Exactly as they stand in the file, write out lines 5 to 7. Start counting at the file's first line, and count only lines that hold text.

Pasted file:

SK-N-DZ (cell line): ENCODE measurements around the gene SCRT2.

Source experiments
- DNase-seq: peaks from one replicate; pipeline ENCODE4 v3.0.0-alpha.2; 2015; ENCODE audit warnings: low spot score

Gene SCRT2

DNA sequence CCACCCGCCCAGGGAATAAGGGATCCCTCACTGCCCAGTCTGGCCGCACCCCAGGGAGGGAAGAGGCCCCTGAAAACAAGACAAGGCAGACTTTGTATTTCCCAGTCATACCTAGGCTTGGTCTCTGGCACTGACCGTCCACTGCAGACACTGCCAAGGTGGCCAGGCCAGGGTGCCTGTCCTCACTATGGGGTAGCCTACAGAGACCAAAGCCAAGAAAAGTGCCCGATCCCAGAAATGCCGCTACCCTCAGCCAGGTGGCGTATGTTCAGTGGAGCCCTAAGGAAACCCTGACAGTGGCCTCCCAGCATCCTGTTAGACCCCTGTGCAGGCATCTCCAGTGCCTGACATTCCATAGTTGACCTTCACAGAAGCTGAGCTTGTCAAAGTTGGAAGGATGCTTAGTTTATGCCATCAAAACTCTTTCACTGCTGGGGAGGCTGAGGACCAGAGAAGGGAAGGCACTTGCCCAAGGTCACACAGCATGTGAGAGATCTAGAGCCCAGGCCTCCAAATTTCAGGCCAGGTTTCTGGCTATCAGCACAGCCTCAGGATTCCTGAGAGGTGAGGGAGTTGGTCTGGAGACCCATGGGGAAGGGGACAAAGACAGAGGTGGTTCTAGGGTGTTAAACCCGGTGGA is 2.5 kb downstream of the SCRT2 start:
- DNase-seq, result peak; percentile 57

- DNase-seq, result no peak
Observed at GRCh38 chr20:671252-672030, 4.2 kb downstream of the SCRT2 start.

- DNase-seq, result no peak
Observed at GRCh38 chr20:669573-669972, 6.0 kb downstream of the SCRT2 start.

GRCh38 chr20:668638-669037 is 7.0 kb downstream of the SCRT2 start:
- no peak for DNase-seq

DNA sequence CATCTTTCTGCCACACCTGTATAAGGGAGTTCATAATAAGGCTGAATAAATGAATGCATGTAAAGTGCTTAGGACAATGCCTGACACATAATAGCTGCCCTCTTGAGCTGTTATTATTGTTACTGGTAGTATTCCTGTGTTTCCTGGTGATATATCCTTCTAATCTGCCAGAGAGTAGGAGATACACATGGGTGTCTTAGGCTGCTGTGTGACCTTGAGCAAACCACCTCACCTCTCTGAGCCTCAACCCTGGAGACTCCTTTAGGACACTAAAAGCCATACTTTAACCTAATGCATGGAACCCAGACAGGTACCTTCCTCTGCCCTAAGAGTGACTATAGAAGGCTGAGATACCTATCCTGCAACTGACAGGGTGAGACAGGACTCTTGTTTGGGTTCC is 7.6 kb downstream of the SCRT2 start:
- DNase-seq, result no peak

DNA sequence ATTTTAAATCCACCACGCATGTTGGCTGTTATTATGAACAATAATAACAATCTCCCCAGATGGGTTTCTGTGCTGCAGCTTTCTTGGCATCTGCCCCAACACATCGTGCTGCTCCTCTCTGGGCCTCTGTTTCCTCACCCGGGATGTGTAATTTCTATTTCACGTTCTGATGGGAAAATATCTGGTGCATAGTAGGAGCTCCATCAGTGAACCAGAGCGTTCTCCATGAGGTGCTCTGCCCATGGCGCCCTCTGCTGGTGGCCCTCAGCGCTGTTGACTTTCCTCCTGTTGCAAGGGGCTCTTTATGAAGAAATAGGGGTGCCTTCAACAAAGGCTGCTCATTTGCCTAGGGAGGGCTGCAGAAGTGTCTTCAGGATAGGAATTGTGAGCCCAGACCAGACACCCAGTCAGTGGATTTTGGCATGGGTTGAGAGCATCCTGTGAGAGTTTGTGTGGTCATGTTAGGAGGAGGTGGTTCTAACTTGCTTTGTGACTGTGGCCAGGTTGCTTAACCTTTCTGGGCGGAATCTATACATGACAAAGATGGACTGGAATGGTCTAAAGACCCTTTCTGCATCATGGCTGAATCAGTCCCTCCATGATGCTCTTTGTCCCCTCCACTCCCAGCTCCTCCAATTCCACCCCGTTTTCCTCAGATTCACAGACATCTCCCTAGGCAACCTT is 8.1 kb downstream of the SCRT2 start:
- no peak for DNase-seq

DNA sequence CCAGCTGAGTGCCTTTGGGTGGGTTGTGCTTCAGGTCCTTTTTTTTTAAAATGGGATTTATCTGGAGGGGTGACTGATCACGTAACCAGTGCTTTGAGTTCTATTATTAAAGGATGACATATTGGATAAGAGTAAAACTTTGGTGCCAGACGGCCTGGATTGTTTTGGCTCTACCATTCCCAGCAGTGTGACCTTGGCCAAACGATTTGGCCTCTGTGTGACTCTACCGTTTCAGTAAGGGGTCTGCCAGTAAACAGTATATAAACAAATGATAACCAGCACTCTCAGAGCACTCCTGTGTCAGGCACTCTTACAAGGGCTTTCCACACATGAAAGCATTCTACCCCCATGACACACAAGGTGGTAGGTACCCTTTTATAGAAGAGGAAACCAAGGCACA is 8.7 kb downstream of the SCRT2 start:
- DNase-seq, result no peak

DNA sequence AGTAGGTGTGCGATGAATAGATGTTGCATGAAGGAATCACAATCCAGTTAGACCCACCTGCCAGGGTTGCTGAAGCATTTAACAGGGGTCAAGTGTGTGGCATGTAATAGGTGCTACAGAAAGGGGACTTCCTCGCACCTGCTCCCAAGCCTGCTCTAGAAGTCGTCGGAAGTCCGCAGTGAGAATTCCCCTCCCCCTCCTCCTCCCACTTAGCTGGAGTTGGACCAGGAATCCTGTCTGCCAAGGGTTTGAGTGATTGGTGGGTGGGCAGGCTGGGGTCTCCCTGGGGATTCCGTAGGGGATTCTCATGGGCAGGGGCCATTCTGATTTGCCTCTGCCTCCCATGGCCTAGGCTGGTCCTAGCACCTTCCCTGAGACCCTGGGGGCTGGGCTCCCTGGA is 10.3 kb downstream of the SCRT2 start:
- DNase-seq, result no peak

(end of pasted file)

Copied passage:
DNA sequence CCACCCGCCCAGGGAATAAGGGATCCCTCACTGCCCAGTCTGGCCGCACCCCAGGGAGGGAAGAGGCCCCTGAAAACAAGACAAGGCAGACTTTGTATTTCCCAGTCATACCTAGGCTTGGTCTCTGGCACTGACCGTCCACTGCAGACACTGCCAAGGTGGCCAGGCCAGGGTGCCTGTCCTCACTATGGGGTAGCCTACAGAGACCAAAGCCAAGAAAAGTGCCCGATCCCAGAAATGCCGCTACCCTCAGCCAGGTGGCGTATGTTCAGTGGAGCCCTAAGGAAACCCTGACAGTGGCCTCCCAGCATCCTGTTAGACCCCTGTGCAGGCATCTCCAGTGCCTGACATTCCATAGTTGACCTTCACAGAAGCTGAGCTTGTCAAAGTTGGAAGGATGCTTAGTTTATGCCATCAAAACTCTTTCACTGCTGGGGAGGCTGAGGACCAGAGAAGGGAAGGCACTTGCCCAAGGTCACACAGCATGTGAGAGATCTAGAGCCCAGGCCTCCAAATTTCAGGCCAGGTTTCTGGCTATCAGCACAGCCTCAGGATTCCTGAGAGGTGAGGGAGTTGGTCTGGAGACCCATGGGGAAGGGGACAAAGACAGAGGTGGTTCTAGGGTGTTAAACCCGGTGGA is 2.5 kb downstream of the SCRT2 start:
- DNase-seq, result peak; percentile 57

- DNase-seq, result no peak